# Very simple masking

In 3 operations how can I turn a byte into a 32 bit int that matches this:

0x1fffe

I can only explicitly access a byte at a time thus I start with 0xFF and then shift it.

I can do it using 4 operations but I cant find a way to eliminate one operation.

``````    int mask2 = 0xFF << 8;
``````

Any ideas?

In other words, I need a mask, 0x1FFFE to be made in 3 operations while only accessing a byte at a time like the example.

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It's not very clear what you're trying to achieve (in particular, your constraints), I see three bytes being used here, not counting the other two integer literals... –  Matteo Italia Sep 7 '11 at 22:26
I turn a byte, 0xFF into a 32 bit int, 0x001FFFFE in 4 operators. How can I do it in 3 using the same restrictions? –  Peter Sep 7 '11 at 22:27
You are using 3 different bytes as operands... `0xff`, `0xfe`, `0x02`. –  Matteo Italia Sep 7 '11 at 22:30
what operations are you restricted to? i.e., why can't you just do `(byte & 0x0) | 0x1fffe` (2 bitwise operations) –  evil otto Sep 7 '11 at 22:30
How about `((0xff) & 0) | 0x1ffffe`? Probably cheating right? –  asveikau Sep 7 '11 at 22:30

Maybe this is what you want... you start with one single byte value (0xff), and you work on it with 3 bitwise operations, obtaining 0x1fffe.

``````int in = 0xff;
int out = in<<9 | in<<1;
``````
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Duh! Thank you that makes perfect sense! –  Peter Sep 7 '11 at 22:37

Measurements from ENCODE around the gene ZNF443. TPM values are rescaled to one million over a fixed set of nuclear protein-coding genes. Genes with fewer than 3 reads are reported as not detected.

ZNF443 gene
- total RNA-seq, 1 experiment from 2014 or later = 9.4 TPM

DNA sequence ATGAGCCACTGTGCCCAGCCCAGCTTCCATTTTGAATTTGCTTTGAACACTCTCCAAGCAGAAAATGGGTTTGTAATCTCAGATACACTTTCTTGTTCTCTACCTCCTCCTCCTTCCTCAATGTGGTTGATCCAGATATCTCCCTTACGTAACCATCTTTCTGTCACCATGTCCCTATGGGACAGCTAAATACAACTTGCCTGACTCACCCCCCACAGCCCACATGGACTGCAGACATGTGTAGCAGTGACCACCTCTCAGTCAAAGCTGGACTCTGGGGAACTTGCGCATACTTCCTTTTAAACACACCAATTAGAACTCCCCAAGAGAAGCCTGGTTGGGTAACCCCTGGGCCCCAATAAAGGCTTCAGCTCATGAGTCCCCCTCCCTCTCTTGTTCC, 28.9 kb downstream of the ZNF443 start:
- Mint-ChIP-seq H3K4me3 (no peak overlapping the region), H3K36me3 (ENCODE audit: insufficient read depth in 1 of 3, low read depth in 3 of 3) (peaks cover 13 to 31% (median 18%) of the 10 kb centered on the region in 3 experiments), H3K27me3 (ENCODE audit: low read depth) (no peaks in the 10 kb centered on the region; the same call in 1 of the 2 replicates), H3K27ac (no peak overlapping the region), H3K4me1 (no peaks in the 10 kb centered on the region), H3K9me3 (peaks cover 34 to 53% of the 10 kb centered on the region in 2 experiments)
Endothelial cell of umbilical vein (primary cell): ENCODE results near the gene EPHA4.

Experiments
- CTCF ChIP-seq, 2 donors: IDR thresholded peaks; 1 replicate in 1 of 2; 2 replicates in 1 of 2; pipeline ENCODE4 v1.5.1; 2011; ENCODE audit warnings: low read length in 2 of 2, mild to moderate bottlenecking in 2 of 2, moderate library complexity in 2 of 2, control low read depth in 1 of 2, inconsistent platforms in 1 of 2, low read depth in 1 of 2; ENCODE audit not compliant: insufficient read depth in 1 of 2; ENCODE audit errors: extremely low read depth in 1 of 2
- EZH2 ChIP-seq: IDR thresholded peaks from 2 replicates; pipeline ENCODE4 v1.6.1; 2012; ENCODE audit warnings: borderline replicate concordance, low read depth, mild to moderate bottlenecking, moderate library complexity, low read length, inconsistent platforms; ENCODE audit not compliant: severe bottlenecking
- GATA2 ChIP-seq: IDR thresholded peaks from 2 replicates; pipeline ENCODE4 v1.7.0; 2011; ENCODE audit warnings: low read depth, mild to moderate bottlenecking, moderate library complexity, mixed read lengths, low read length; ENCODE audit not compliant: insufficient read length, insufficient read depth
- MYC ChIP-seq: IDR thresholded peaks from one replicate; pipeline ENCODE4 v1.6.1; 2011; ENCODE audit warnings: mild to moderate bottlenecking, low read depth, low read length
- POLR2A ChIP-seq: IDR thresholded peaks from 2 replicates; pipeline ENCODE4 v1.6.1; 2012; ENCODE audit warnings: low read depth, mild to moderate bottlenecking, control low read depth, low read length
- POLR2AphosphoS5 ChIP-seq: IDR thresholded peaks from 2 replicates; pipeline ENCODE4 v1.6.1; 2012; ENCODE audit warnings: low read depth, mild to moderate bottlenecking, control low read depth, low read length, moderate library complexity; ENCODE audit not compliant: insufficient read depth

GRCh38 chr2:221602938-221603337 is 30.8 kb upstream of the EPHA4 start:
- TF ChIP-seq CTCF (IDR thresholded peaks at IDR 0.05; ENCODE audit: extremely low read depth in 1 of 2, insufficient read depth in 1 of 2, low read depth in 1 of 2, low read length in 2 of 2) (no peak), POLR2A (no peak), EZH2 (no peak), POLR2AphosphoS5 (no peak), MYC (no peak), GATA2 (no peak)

shift, add, shift, that's three operations, right?

`((0xff << 8) + 0xff) << 1`

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+1, but I'd change that `+` with a `|` to make it use only bitwise operations. –  Matteo Italia Sep 7 '11 at 22:38

with two operations:

``````res = (1 << 17) - 2
``````
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`(1<<17)-2` is shorter –  Omri Barel Sep 7 '11 at 22:38
hehe yes, just realized that :) –  duedl0r Sep 7 '11 at 22:39
``````int mask2 = 0xFF;
``````
-

``````((~0xffU) >> 11) - 1
``````

This assumes 32-bit integers...

Maybe that's better expressed as:

``````uint32_t x = 0xff;

x = ~x;
x >>= 11;
x -= 1;
``````
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My 64-bit machine doesn't like that... –  Omri Barel Sep 7 '11 at 22:42
@Omri - Yeah, I was realizing as I wrote it out that my first example assumes `int` is 32-bit. It also has issues due to `0xff` being signed. I fixed it, and provided an example that explicitly used `uint32_t`. –  asveikau Sep 7 '11 at 22:48